We're at capacity with this edition of Notes; bringing you a whole lot of writing on the theme of Full. What’s plenty? What’s the maximum? What’s enough? How, and when, do we stop?
The pieces in this edition explore ideas of stuffing and cramming – our bodies, our bins and even our sentences. We're reflecting, too, on filling in the gaps – on taking in nuance and detail beyond vacant first impressions. Also: bugs. We're eating bugs.
Eloise Grills considers the joys and horrors of over-eating; André Dao gains a richer understanding of new landscapes; Catie McLeod investigates the growing entomophagy (insect-eating) movement; Alistair Baldwin remembers his first job as a keyword-cramming copywriter, and an anonymous recycling collector begs us not to overstuff our bins.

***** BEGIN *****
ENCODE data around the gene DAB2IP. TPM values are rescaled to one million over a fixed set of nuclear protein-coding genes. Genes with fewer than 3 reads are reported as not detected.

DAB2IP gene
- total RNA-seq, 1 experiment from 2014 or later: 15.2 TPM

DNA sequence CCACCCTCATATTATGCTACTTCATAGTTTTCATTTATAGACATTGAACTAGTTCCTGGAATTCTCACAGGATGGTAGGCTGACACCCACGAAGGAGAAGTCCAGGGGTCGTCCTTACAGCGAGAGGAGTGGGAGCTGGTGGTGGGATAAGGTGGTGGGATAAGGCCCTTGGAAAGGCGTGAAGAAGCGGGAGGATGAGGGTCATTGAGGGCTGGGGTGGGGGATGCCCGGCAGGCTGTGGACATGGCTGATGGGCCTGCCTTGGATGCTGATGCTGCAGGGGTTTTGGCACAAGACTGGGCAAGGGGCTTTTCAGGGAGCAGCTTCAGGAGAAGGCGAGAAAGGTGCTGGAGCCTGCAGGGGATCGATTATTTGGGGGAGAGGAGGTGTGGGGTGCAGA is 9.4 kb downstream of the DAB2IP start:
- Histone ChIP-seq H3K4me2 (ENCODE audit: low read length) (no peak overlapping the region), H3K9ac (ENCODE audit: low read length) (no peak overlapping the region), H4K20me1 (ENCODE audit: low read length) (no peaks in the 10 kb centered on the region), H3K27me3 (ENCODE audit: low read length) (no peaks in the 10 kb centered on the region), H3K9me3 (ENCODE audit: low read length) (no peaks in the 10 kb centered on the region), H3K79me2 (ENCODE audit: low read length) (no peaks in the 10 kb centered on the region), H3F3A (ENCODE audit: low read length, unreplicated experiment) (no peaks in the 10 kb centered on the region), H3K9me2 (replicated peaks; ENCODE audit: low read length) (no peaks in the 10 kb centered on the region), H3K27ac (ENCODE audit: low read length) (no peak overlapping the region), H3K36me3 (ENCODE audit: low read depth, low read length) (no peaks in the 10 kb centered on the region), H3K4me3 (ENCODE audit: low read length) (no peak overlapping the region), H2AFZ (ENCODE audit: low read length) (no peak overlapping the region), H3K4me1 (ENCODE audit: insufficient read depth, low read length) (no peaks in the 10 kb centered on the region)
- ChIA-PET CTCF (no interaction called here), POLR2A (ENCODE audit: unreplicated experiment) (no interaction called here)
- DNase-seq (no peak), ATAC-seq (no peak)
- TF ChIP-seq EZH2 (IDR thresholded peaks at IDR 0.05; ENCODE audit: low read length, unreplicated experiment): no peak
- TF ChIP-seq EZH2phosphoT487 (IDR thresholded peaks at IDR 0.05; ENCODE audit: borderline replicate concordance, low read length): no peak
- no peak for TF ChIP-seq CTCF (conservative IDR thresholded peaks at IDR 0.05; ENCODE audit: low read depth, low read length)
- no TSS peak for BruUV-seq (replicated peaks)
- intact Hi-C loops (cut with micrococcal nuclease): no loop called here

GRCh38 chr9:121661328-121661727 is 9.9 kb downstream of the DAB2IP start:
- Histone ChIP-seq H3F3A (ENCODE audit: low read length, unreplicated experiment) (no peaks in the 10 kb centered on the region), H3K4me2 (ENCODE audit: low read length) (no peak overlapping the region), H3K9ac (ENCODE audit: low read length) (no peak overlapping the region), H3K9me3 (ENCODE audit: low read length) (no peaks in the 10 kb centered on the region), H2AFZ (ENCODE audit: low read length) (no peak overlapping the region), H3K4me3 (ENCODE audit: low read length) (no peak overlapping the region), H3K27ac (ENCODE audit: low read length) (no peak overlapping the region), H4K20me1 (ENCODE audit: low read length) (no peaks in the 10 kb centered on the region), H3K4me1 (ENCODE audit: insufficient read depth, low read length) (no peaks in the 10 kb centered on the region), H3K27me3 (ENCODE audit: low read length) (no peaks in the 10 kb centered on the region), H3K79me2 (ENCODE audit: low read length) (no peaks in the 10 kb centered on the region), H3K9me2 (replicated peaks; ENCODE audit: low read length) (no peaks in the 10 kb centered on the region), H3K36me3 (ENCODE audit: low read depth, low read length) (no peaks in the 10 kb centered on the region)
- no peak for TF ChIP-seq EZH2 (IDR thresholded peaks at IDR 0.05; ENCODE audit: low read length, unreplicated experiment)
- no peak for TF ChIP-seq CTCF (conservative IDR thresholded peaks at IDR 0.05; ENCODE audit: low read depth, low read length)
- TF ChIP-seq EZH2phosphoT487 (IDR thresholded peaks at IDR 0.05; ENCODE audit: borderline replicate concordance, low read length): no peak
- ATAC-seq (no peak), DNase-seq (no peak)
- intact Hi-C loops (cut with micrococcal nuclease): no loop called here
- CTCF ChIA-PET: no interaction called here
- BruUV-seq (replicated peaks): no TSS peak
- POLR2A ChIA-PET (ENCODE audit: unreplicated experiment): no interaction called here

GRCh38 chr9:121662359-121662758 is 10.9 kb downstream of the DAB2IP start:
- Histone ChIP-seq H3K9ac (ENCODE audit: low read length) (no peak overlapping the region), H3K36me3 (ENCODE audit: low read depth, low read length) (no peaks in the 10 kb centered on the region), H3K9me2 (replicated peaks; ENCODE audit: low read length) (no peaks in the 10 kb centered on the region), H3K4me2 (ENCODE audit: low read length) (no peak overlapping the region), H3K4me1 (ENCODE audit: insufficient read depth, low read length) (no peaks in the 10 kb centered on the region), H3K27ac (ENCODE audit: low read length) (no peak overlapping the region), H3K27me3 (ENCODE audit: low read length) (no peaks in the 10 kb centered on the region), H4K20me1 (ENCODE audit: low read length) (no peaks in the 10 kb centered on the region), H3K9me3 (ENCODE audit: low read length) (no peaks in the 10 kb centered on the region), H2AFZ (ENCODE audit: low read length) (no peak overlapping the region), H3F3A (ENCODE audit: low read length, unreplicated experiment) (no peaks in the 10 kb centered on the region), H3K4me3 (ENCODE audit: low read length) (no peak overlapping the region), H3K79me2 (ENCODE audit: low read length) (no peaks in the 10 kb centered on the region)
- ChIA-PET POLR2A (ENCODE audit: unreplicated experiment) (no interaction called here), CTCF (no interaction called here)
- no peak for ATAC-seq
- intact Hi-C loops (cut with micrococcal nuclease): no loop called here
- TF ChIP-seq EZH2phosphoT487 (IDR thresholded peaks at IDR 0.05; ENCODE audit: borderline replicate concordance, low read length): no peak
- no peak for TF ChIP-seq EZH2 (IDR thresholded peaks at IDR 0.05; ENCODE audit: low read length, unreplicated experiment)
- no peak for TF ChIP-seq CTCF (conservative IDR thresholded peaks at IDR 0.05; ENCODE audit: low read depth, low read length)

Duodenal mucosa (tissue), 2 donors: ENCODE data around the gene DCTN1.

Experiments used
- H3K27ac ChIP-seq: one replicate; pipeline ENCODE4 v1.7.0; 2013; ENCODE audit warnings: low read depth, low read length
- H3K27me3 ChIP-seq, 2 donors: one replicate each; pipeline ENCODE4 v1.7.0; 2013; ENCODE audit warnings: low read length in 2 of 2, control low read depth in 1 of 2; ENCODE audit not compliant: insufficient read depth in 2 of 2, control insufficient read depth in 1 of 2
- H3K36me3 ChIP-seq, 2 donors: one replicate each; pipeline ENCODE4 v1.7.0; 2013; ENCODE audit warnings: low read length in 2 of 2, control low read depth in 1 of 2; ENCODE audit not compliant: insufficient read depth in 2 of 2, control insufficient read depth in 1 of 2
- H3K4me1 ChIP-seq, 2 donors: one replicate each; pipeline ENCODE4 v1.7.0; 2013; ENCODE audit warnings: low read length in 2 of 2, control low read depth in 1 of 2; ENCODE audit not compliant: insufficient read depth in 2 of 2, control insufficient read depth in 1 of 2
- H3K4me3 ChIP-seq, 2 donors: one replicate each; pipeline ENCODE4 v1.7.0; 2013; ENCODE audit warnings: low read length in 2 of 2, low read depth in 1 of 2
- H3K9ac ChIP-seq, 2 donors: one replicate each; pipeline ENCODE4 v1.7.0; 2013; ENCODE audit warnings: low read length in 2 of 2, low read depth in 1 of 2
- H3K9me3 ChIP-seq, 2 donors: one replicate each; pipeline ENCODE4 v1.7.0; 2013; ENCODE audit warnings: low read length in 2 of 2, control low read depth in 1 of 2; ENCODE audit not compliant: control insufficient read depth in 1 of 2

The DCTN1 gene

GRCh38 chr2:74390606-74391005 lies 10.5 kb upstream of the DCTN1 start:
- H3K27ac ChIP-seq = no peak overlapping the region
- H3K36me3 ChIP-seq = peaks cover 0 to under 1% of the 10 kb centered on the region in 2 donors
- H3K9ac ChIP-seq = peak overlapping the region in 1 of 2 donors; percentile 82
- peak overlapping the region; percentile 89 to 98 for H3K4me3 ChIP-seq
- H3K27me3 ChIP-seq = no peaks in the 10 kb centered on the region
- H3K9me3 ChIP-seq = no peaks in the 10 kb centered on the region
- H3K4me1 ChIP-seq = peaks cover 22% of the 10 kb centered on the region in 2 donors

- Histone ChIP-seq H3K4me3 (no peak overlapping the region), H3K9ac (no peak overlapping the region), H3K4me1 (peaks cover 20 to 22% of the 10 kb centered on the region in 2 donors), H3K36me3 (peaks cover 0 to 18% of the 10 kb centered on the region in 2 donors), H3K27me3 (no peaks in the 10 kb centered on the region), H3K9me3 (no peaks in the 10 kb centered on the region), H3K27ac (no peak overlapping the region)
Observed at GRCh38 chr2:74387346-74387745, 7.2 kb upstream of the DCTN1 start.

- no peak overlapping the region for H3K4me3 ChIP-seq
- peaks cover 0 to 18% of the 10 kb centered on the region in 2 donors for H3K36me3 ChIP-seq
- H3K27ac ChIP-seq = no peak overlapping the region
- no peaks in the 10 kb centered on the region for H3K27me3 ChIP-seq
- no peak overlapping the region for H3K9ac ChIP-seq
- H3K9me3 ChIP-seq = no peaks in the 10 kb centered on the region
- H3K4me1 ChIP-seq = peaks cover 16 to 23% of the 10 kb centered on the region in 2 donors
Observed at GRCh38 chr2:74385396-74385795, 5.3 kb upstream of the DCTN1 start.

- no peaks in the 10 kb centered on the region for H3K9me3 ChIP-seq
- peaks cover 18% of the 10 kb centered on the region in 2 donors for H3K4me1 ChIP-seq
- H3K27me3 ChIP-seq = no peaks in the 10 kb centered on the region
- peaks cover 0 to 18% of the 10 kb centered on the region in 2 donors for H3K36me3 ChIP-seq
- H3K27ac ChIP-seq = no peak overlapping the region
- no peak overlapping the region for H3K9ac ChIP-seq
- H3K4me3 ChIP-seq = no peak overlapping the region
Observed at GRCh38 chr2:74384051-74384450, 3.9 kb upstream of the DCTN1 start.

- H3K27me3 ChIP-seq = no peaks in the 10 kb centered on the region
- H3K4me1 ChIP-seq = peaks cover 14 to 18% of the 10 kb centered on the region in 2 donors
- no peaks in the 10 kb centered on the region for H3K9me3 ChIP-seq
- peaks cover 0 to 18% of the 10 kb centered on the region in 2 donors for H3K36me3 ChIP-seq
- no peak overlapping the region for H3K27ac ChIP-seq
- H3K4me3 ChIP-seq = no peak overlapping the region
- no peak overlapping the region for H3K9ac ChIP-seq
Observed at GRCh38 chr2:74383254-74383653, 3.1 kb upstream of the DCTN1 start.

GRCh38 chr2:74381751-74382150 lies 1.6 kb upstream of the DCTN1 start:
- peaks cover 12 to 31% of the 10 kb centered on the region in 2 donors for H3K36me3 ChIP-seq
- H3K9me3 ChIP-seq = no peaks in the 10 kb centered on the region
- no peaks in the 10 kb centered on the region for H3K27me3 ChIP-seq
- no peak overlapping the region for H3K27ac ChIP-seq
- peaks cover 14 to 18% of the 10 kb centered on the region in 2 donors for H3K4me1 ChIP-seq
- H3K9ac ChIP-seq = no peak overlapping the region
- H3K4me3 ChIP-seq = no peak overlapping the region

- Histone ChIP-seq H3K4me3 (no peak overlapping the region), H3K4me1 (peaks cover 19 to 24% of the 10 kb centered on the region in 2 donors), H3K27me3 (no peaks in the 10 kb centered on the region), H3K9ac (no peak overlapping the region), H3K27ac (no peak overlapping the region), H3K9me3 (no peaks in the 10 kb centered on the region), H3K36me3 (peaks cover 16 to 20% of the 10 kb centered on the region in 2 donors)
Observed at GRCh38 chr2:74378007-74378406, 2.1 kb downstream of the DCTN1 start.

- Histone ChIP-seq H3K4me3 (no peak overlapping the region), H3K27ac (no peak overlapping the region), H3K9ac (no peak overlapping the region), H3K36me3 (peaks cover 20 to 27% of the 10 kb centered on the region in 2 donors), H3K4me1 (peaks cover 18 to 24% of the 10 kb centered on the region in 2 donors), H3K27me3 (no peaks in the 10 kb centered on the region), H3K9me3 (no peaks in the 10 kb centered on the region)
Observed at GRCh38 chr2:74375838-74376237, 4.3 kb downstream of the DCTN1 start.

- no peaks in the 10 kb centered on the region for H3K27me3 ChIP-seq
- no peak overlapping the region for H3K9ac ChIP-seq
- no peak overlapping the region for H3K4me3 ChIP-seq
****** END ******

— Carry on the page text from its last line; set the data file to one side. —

Plus, more from our archive on questions of supply and saturation: from housing markets and the gig economy to storytelling journalism and literary feasts.
Does Google Like My Prose?
In his first job as a writer, Alistair Baldwin stuffed sentences with searchable keywords.
Lie of the Land
André Dao reflects on flawed first impressions of new places, and the time it takes to fill in the gaps.
The Recycling Collector: ‘Some loads are so bad, and so mixed up, that they can’t be sorted … It becomes landfill'
Ben* has worked in the waste industry for 11 years – first as a garbo and now as a recycling collector in inner-Melbourne. He spoke with Sophie Quick about stenches, overstuffing, and why China and India have stopped taking our recycling.
The Wheeler Centre
The Pop Up Festival of Dangerous Ideas: Arlie Hochschild: We Have Outsourced Ourselves
Head full of thoughts?
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